Decades after Vietnam, memory of Morenci Nine preserved
MORENCI — As a teenager, Pearl Guzzo grew used to the idea that many from this mining community would inevitably head off to fight in Vietnam.
So she didn’t think it out of the ordinary when nine Morenci High School graduates, young men she recalls greeting in passing around town, enlisted in the Marine Corps as a group.
“To me, it was that the guys who were seniors were destined to go,” Guzzo said at her home in neighboring Clifton.
But the community began to take more notice as Marines came to town over and over to notify families that members of the group had been killed in action.
It began with Bobby Draper in August 1967. Then Stanley King, Van Whitmer, Larry West, Jose Moncayo and, finally, Clive Garcia Jr.
Only Leroy Cisneros, Mike Cranford and Joe Sorrelman came home alive.
“There was a funeral every month,” Guzzo said. “That went on for a while.”
Then came national attention as outlets such as Time Magazine and the Los Angeles Times arrived to tell the story of a group that came to be known as the Morenci Nine.
“It’s sad that that’s how they got their recognition,” Guzzo said. “It’s sad because they’re gone.”
'War is hell'
Sitting in his living room in Yuma more than four decades later, Leroy Cisneros said Morenci Nine didn’t see their service as anything spectacular. They just went.
“We didn’t think about it, what impact it would have,” said Cisneros, who as a member of the 1st Reconnaissance Battalion scouted areas that often came under attack. “I think we were kind of naive.”
They were a diverse group. Cisneros is Latino, as were Garcia and Moncayo. Joe Sorrelman, who also returned to Morenci, is Native American.
They went through boot camp together in San Diego, then received different specialties and deployed to their separate stations.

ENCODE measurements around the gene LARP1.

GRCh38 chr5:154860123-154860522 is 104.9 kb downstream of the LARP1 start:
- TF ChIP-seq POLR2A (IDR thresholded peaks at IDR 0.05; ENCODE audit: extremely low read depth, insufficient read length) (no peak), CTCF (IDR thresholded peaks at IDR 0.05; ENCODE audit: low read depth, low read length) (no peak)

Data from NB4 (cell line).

Cisneros said he happened to meet up with Bobby Draper while both were in the same area for a few days in Vietnam, and they planned a grand party they wanted upon their return home.
“All we talked about was coming to Morenci,” he said.
Draper was killed about a week after that when his squad was ambushed.
“We thought hopefully everybody would come back, but war is hell,” he said.
The story of the Morenci Nine is representative of how many rural communities give “the toughest, the hardest-nosed people” to the war effort, said Kyle Longley, an Arizona State University professor who is writing his second book that discusses the nine.
“It’s part of the sense of sacrifice that the state has made for the country,” he said.
Longley said their story is particularly interesting because they are diverse in ethnic backgrounds.
“Suddenly you have a story that blends miners, the salt-of-the-Earth people who built Arizona, with Mexican Americans, with Native Americans,” he said.
Cisneros said he and his friends didn’t contemplate how their story would impact Arizona history. His father and grandfather had served, as had many of the others’ family members, and they all grew up honoring the veterans in their community.
“We were just trying to keep the tradition, do our part,” he said.